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The Green Northlands 406

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THE GREEN NORTHLANDS 406. Scattered lands of green grass, flocks, and fish.—What islands lie between Scot land, Norway, and Iceland? (Fig. 319.) These islands together with Iceland, west Norway, and the northern part of Scotland are cov ered, where there is any soil, with green grass, bushes, or trees. The summers are so cool and wet that it is almost impossible to plow the ground and grow grain. But all this moisture is good for grass, and there is scarcely another place in the whole world where grass is so very green. Flocks of sheep and herds of shaggy cattle and short legged, thick-coated ponies are a source of wealth. Animals in this region can run at pasture for more months in the year than is possible in New York State. When snow covers the ground, they are fed on hay that is made with great labor (Fig. 330).

The inhabitants of the Northlands are brave and hardy sailors whose chief industry is fishing. They catch quantities of cod and herring, which they dry or salt for export.

Most of the people live in stone houses roofed with thatch or sod and heated with peat fires (Fig. 333).

407. Sailing in northern seas.—Every summer, steamers carrying tourists sail from New York to Ice land. After sailing around that island, the boats go on to the northernmost tip of Europe. What cape forms the tip? (Fig. 325.) In the same latitude the seas of North America are so full of floating ice that in three centuries of trying, only one explorer has sailed his boat across from the Bering Strait to Davis Strait, and the voyage took three years of hard work. (Sec. 359.) What makes such a difference? The an swer is ocean, and currents. The Gulf Stream is a great current of warm water that flows from the tropic part of the Atlantic Ocean (Fig. 327). The trade winds of the Atlantic blow a current of warm water into the Carib bean Sea. This current forces its way into the Gulf of Mexico and, like a great river within the ocean, flows out between Florida and Cuba as fast as a man can walk, and carries eighteen hundred times as much water as the Mississippi river. This ocean river or stream can be traced northward as far as Newfoundland. The prevailing west erly winds carry some of this warm water on past England, past Norway, and into the Arctic Ocean. When it reaches northwest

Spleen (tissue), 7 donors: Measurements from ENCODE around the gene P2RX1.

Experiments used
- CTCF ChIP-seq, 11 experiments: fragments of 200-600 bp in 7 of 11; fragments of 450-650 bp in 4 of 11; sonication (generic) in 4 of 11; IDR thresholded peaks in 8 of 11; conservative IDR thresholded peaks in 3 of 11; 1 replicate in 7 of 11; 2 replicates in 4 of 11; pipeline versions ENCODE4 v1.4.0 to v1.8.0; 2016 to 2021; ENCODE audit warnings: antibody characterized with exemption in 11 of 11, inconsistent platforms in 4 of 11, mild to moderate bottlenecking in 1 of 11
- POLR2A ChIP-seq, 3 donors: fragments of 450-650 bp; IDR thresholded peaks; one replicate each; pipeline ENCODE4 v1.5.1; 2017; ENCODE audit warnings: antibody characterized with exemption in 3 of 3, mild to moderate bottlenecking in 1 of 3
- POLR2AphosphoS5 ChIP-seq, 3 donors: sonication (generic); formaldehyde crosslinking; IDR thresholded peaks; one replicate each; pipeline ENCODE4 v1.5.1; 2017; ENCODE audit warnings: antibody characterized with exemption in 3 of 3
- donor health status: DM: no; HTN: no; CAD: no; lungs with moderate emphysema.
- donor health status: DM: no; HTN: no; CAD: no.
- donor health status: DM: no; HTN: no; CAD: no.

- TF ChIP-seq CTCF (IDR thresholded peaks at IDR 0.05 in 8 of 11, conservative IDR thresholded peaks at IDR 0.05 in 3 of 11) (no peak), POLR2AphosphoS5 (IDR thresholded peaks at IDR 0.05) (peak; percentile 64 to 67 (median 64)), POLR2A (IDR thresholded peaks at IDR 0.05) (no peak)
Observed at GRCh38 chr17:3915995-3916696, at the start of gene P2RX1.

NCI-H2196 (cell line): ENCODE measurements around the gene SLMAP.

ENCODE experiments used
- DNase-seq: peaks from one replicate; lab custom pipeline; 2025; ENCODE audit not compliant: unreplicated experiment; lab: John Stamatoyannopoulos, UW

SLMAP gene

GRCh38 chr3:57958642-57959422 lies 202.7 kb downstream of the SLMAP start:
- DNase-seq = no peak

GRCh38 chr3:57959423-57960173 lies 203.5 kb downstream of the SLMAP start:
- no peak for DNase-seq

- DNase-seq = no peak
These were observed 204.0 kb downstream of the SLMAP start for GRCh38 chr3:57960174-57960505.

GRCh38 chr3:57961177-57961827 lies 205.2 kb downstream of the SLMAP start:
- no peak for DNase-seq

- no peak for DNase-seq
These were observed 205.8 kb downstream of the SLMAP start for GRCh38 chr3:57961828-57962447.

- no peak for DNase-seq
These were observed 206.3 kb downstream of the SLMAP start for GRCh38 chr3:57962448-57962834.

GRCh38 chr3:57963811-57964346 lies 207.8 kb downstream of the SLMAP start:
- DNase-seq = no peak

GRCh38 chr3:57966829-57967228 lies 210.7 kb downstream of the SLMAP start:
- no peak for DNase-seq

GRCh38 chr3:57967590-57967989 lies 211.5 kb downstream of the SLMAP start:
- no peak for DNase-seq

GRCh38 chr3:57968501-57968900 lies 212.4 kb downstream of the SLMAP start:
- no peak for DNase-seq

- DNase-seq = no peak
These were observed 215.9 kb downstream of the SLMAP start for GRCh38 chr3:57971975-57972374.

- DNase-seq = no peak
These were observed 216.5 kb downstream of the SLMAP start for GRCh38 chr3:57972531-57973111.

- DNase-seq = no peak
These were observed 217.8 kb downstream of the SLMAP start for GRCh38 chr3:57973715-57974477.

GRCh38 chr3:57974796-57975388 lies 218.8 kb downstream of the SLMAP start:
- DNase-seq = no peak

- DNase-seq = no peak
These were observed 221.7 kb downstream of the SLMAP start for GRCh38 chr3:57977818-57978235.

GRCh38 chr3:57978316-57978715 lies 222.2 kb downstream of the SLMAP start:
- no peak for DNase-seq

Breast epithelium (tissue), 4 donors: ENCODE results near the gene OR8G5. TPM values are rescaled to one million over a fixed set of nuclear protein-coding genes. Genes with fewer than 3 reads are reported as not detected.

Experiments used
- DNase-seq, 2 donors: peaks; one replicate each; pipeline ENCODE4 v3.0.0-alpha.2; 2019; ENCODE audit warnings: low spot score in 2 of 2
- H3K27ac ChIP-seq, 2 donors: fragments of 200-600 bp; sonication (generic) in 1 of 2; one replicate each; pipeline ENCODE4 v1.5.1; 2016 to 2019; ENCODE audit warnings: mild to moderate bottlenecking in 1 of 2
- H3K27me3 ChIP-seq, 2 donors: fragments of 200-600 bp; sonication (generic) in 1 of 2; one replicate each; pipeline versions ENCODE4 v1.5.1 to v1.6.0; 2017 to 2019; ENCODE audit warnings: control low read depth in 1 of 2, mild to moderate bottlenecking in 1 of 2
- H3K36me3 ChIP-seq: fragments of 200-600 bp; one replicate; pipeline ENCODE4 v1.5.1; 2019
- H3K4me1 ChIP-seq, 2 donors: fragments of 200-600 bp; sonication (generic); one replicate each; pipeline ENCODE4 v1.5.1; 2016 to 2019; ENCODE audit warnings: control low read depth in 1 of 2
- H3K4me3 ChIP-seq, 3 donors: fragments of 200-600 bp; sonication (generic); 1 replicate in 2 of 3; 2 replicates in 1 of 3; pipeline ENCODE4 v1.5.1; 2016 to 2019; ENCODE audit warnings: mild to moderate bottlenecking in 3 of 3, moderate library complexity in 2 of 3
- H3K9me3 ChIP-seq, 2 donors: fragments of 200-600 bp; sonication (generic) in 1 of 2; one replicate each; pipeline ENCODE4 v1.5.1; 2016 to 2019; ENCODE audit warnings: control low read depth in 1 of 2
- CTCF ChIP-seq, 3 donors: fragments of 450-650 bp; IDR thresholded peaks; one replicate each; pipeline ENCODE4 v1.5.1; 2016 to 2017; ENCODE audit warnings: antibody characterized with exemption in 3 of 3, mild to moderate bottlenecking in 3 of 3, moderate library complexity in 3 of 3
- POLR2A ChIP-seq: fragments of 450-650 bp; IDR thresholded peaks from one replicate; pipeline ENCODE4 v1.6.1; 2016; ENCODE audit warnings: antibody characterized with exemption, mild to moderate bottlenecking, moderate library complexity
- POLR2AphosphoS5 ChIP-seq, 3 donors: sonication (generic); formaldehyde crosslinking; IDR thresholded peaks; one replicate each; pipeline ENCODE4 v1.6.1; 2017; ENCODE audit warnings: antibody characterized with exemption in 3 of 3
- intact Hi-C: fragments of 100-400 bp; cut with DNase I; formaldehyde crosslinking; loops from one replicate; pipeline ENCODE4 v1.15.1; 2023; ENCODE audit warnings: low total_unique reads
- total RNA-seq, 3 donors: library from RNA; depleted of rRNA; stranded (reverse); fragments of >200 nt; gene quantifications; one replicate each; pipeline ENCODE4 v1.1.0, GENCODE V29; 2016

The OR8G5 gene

Europe it is still warm enough to cause the winter temperature to be much less severe.

Labrador, in the same latitude, is very, very cold. Why? (Fig. 327, Sec. 251.) Examine the winter-temperature map (Fig. 329), and then pick out a city in Iceland, three cities in North America, and three in Europe that are near the January isotherm (equal temperature line) of 32°.

How many degrees of latitude and how many miles lie between the northernmost place and the southernmost place having a January temperature of 30°? 408. A warm north coast.—In winter the bays along the Labrador coast and the har bor of Vladivostok are frozen shut, but the harbors along the entire Norwegian coast are open because the warm water of the eastern Atlantic Ocean keeps them from freezing. During the World War it was found that when Archangel was closed by ice, the little Russian port of Murmansk on Kola Bay in Lapland was open. (Fig. 325.) A little of the warm Gulf Stream water slips around the North Cape and keeps the ice away.

409. A cool, damp summer, and a raw, mild winter.—Look at Figs. 328 and 329; you will see that the summer is warmer and the winter is colder in the great forests of the Mackenzie Valley and central Siberia than it is in Iceland, west Norway, or the north of Scotland. The long hours of sunshine heat the land surface quickly, but the sea is heated very slowly. There are several reasons for this, one of which is that the stir ring of the water by the wind causes the sea to be warmed to a greater depth than the land. Another reason is that more heat is required to raise the temperature of a given amount of water than is needed for the same amount of earth. Water holds its heat longer, and therefore oceans and other large bodies of water are warmer in winter and cooler in summer than is the land. The west wind, warmed by the ocean in winter, gives the green Northland region a winter that is cool but not cold. In summer this same ocean cools the wind and gives the green Northland a summer that is almost as cool as the winter (Figs. 328, 329), besides having much dampness and rain.

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